The countries which choose to ratify the Council of Europe Convention on preventing and combating violence against women and domestic violence, the first legally binding instrument in Europe in the field of violence against women, Originally, in Ancient Rome, 'rape' was a crime-defining primarily the act of a male abducting a female without the consent of the man under whose authority she was (typically father or husband); sexual intercourse was not necessary.
Furthermore, in many legal systems (such as 17th century France) the consent of the woman to sexual intercourse was not a defense - the act was still a crime if done without the consent of her father.
Rape is a type of sexual assault initiated by one or more persons against another person without that person's consent.
The act may be carried out by physical force, or where the person is under threat or manipulation, or with a person who is incapable of valid consent.
The common law crime of rape was collectively adopted by the American colonies in the seventeenth and eighteenth centuries.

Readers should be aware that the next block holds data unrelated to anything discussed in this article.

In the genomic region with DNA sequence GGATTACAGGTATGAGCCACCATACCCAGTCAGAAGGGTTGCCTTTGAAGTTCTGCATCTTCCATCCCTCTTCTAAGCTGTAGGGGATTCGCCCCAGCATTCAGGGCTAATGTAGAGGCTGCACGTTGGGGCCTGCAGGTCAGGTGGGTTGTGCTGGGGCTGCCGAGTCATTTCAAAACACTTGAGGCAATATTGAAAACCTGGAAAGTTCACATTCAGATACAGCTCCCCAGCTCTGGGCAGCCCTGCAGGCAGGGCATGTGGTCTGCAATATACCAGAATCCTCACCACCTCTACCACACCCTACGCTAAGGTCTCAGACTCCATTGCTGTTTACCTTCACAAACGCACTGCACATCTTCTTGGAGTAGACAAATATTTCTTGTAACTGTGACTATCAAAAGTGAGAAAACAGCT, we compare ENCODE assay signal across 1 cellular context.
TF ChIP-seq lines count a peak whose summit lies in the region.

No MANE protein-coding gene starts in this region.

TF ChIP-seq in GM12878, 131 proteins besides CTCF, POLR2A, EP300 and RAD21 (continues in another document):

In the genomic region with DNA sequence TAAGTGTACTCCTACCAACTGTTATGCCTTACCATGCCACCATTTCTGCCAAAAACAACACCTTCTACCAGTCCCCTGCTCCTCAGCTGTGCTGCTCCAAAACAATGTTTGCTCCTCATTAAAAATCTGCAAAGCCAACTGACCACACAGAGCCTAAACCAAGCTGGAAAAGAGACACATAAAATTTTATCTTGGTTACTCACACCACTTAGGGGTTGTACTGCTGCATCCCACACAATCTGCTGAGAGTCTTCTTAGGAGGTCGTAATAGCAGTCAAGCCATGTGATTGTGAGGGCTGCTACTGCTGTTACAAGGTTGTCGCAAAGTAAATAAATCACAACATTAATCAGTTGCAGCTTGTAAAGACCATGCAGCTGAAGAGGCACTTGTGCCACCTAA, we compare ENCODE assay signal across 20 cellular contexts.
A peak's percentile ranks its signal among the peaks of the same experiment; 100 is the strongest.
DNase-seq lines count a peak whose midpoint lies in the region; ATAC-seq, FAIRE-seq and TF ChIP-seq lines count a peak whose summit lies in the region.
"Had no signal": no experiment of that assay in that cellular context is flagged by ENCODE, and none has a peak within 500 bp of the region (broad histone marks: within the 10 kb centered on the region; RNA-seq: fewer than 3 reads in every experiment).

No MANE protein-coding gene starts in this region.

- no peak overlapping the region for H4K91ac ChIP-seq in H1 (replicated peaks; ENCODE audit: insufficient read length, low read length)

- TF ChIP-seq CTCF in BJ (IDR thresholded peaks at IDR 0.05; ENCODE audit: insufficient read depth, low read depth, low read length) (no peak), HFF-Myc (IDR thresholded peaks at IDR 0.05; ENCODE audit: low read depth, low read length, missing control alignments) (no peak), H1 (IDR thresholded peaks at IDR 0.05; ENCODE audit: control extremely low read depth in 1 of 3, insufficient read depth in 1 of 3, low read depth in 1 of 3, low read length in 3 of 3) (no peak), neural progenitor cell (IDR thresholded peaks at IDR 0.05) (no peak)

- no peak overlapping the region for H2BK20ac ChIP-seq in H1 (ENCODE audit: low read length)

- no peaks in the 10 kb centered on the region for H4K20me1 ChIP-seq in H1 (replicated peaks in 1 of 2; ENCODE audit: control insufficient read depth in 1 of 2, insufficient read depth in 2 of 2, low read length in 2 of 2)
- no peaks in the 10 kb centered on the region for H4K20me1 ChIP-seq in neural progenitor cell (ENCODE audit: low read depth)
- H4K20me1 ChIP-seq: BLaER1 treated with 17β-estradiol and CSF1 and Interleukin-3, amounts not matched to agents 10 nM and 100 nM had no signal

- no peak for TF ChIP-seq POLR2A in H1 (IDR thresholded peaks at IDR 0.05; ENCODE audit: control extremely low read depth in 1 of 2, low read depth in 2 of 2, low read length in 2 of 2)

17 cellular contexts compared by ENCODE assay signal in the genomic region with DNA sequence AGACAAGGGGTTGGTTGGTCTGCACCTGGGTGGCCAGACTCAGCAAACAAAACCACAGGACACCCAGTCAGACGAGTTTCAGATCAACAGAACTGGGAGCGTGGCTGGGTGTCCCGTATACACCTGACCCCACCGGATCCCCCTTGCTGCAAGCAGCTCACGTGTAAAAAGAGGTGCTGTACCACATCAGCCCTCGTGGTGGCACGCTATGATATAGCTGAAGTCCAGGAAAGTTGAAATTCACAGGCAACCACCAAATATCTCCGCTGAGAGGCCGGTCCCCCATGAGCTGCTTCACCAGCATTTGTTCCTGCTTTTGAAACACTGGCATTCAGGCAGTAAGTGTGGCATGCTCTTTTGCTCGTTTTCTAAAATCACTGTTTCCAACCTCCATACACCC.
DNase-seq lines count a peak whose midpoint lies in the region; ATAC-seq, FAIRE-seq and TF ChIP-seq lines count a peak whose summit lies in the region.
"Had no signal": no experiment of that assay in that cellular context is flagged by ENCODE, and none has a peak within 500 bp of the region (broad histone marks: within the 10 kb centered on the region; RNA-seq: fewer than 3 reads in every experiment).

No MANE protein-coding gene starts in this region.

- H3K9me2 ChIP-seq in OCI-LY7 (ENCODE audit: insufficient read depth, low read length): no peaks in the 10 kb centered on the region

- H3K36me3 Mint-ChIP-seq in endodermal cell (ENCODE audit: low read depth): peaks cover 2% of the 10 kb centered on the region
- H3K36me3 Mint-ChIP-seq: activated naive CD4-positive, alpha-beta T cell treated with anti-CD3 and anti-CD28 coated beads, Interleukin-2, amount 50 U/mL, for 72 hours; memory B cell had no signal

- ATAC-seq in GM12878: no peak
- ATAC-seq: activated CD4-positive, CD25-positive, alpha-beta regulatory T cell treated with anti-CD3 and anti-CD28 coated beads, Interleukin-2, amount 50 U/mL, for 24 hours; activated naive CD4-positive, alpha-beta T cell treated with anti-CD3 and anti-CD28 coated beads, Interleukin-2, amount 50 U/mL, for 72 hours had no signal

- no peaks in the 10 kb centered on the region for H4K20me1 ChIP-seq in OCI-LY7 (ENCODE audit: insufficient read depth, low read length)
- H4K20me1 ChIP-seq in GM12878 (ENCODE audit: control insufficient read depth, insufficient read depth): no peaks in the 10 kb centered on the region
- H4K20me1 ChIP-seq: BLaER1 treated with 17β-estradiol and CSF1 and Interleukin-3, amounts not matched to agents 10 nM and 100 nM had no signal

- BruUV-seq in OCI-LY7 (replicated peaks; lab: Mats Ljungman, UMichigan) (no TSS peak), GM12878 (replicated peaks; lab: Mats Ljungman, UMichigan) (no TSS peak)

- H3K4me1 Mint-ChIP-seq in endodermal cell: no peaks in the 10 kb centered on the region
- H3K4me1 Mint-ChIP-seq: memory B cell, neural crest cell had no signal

This redefinition of rape had the effect of defining male rape.In accordance with contemporary standards and trends in that area, the member States' positive obligations under Articles 3 and 8 of the Convention [Convention for the Protection of Human Rights and Fundamental Freedoms] must be seen as requiring the penalisation and effective prosecution of any non-consensual sexual act, including in the absence of physical resistance by the victim." Some circumstances, such as where the victim is kidnapped or in detention, or under conditions of war or genocide, may be viewed as so coercive, that they presume non-consent altogether; for example in ICTY, The Prosecutor v.Kunarac, Kovac and Vukovic, it was ruled, in regard to the rape during the Bosnian War, where women were kept in detention centers, under extremely harsh conditions, and were selected for sex by soldiers and policemen, that [para 132]: "Such detentions amount to circumstances that were so coercive as to negate any possibility of consent".It is the name of a statutory crime in jurisdictions such as England and Wales, Northern Ireland, Scotland, California, and New York, and is a legal term of art used in the definition of the offence of sexual violation in New Zealand.Definitions of rape vary, and though rape is usually dependent upon whether or not consent was present during the act, Consent is also considered invalid if obtained under duress, or from a person who does not have the ability to understand the nature of the act, due to factors such as young age, mental disability, or substance intoxication.With a few notable exceptions, it was during the past 30 years when most laws against marital rape have been enacted.